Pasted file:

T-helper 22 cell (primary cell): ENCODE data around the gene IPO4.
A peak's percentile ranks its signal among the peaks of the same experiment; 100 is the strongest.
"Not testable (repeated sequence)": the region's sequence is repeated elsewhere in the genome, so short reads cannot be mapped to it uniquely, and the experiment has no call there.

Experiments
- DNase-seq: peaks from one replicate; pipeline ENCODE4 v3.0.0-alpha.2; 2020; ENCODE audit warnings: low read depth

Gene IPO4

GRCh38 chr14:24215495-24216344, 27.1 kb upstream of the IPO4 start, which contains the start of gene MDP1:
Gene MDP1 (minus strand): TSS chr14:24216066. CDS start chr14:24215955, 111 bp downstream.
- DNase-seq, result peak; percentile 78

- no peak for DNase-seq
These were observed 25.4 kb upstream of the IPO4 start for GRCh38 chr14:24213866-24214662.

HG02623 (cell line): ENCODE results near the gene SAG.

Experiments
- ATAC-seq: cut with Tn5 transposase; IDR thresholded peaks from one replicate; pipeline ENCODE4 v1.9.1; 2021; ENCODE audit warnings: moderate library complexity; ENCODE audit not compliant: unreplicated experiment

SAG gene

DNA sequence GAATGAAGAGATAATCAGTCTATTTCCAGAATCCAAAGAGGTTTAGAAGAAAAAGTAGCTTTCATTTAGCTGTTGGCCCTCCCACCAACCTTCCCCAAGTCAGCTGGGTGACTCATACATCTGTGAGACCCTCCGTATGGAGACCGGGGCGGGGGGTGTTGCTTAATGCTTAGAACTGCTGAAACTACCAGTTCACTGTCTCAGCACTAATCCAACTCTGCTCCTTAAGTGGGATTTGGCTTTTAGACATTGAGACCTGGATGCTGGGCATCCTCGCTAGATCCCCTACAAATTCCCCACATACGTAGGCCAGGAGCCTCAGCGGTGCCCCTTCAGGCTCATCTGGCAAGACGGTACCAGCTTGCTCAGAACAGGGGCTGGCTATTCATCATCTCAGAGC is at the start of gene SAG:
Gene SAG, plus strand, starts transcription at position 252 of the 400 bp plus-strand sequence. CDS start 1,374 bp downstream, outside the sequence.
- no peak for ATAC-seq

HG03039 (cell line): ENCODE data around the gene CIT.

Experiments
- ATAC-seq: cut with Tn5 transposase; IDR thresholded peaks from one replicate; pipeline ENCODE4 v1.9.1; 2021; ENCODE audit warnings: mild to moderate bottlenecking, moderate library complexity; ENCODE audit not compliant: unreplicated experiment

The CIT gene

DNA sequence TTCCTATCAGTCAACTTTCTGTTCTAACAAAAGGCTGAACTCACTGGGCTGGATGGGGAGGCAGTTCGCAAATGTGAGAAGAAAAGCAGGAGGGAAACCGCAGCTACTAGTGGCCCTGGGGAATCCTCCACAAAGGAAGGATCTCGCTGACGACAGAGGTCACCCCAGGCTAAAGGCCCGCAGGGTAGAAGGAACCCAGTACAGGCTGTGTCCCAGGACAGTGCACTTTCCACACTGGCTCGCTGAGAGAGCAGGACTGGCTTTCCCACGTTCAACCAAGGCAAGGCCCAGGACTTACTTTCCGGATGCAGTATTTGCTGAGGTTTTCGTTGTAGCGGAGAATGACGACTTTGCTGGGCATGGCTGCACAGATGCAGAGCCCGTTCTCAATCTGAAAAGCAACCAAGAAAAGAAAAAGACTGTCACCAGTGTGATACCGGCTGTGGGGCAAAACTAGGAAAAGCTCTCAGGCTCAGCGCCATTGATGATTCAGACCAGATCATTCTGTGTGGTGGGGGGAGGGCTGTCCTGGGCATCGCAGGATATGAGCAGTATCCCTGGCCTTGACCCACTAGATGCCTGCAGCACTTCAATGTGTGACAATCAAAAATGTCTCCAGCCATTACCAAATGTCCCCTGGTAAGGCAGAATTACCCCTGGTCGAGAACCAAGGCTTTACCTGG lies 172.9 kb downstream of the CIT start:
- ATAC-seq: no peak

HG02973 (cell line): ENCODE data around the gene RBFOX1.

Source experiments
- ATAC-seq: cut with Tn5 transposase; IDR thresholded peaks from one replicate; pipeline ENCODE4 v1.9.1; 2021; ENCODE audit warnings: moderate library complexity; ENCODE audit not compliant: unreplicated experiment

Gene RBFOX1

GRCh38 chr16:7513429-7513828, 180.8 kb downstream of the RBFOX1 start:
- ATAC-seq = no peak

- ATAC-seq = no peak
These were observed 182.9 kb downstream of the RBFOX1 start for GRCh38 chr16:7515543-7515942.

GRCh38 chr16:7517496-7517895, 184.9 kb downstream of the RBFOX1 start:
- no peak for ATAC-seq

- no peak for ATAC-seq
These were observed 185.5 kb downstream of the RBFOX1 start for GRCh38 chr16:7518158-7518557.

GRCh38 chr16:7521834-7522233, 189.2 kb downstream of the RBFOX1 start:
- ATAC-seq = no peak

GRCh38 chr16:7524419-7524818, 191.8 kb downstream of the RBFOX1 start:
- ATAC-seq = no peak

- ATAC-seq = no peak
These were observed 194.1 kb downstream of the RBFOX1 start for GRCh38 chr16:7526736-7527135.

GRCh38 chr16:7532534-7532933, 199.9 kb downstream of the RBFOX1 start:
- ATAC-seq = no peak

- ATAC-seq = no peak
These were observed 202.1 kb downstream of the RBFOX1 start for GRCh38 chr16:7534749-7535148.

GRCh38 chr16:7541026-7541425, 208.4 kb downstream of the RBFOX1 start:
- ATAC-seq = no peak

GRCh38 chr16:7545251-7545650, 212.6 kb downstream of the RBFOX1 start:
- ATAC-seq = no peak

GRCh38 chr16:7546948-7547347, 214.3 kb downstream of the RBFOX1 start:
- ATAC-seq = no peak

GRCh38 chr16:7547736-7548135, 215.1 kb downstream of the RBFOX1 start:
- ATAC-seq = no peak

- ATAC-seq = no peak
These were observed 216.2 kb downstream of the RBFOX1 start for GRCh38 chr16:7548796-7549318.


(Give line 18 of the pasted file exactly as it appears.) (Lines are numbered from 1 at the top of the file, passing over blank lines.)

- no peak for ATAC-seq